Iceland is a fascinating country. Apart from the people, the culture and literature, its geology is pretty cool – if we do say so ourselves.
Iceland is a volcanic island in the middle of the North-Atlantic Ocean, where the wind from the Arctic in the North and the Gulf Stream coming from the South are continually fighting over if we should be able to live here or not. The Gulf Stream is winning for now.
But there is one geological wonder in Icelandic which is spectacular, and that is the fact the island is being pulled apart by the North American and Eurasian tectonic plates.
What are the tectonic plates?
The theory of tectonic plates is not an old one, just about 60-70 years old. It means that the Earth’s crust is broken into tectonic plates which are not fixed in place and move around the Earth.
The North American and Eurasian tectonic plates are pulling apart, and that’s how Iceland was made some 60 million years ago.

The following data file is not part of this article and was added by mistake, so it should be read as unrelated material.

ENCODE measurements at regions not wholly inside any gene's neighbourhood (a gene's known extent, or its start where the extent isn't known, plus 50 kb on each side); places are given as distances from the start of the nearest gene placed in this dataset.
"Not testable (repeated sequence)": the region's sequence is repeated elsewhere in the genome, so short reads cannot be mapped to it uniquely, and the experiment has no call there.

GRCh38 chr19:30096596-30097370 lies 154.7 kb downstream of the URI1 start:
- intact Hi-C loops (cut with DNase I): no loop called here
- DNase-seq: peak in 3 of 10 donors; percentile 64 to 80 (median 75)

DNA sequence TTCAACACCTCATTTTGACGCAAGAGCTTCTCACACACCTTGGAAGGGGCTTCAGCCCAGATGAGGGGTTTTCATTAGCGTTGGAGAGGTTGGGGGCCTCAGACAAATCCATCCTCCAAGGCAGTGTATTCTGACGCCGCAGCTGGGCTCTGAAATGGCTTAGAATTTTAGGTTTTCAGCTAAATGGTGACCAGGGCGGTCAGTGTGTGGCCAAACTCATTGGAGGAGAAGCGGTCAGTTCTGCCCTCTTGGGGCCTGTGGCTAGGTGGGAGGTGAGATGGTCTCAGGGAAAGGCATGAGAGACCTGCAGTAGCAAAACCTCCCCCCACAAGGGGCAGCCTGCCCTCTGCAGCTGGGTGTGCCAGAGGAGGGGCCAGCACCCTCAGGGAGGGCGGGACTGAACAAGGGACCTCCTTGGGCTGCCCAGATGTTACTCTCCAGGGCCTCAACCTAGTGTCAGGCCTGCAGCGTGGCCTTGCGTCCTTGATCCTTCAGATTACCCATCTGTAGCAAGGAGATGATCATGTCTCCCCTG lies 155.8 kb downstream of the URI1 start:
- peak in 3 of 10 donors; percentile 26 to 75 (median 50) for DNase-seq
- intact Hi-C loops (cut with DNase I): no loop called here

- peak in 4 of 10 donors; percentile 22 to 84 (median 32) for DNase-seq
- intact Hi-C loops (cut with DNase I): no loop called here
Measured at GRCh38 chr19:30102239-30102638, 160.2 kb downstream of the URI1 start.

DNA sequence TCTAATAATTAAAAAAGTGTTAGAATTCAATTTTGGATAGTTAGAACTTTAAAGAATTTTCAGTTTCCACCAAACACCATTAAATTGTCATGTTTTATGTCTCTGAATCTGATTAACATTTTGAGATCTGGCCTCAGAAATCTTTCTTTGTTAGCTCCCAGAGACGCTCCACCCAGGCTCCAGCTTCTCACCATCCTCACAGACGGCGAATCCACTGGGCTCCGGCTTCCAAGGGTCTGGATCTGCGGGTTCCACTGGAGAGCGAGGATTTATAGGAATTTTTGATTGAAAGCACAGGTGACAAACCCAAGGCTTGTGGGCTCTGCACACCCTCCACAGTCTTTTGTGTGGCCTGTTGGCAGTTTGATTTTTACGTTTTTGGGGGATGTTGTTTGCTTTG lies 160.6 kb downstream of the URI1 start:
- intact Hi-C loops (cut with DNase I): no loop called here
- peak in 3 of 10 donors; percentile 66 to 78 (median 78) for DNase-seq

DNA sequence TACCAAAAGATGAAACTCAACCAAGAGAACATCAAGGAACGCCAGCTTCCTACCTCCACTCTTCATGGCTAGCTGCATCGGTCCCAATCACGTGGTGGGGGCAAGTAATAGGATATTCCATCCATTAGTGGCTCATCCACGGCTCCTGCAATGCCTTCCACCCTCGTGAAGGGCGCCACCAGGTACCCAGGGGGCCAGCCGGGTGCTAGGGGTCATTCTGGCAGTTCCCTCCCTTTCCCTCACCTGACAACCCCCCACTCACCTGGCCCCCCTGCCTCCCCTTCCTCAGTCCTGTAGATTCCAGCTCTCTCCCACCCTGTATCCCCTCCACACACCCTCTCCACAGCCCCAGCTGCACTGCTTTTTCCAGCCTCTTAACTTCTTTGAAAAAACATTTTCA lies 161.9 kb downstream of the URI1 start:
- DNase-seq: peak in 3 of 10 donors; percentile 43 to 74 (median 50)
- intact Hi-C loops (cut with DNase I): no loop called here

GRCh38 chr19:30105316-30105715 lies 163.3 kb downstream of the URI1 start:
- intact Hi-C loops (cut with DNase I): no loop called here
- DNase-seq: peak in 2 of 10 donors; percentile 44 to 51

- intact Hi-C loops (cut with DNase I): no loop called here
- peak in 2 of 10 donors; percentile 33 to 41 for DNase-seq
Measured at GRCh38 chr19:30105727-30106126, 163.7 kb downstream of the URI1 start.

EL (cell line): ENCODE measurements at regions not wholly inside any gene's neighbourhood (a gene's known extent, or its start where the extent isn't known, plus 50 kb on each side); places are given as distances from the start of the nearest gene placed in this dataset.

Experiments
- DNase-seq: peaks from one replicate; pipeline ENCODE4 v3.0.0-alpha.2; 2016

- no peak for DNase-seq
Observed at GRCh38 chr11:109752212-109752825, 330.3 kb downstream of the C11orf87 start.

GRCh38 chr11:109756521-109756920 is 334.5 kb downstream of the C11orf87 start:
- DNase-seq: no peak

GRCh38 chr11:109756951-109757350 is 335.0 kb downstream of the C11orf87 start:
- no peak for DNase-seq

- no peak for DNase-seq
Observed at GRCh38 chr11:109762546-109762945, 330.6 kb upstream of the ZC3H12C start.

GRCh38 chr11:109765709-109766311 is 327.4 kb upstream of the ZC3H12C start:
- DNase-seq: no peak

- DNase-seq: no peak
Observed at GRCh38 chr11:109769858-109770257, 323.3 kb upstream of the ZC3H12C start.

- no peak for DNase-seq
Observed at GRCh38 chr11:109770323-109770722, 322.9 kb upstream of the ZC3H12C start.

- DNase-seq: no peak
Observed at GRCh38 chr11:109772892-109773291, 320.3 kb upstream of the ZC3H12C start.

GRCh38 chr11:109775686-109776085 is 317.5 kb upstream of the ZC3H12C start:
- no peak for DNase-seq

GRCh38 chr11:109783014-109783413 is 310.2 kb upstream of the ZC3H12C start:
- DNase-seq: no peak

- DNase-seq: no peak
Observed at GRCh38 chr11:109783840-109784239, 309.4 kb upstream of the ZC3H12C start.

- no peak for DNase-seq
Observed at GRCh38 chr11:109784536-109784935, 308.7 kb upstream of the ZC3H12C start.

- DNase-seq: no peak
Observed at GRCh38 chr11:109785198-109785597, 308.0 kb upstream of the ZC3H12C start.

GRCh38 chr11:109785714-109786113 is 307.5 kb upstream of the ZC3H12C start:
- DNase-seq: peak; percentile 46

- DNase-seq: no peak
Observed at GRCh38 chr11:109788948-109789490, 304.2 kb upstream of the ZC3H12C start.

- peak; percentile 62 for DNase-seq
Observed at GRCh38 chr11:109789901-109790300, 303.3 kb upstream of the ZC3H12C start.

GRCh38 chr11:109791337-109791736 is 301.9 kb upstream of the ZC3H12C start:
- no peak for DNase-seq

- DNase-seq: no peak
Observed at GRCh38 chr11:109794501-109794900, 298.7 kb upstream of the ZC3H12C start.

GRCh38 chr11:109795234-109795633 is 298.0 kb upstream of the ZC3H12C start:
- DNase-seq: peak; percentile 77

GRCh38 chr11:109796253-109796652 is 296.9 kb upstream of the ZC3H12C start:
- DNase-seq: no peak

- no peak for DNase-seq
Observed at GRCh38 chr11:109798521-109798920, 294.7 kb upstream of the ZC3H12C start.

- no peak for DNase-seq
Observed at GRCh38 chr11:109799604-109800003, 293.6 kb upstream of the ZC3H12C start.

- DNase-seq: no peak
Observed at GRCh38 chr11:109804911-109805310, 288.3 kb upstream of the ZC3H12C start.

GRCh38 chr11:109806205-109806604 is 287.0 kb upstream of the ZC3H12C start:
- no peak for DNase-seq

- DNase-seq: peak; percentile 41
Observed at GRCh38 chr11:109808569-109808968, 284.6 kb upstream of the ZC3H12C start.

But will Iceland split in two?
No, it will not. Only because if it could happen, it probably would have occurred in those millions of years since it was formed.
Iceland is being pulled apart at a rate of about 2.5 cm each year, which is quite a bit, but our volcanic eruptions help by filling up the gaps that could form. The mid-Atlantic ridge runs through Iceland and is the only place you can see it above ground. You can stand between the North American and Eurasian tectonic plates and in the mid-Atlantic ridge at Þingvellir National Park and Reykjanes Peninsula.
Most of Iceland’s volcanos are also situated in the ridge, where it is being pulled apart. It’s a good and visually stunning road trip to check out both areas. It is possible to do it in one day, but we do recommend you spend two days exploring the areas in one of our great Cozy Campers!Back to blog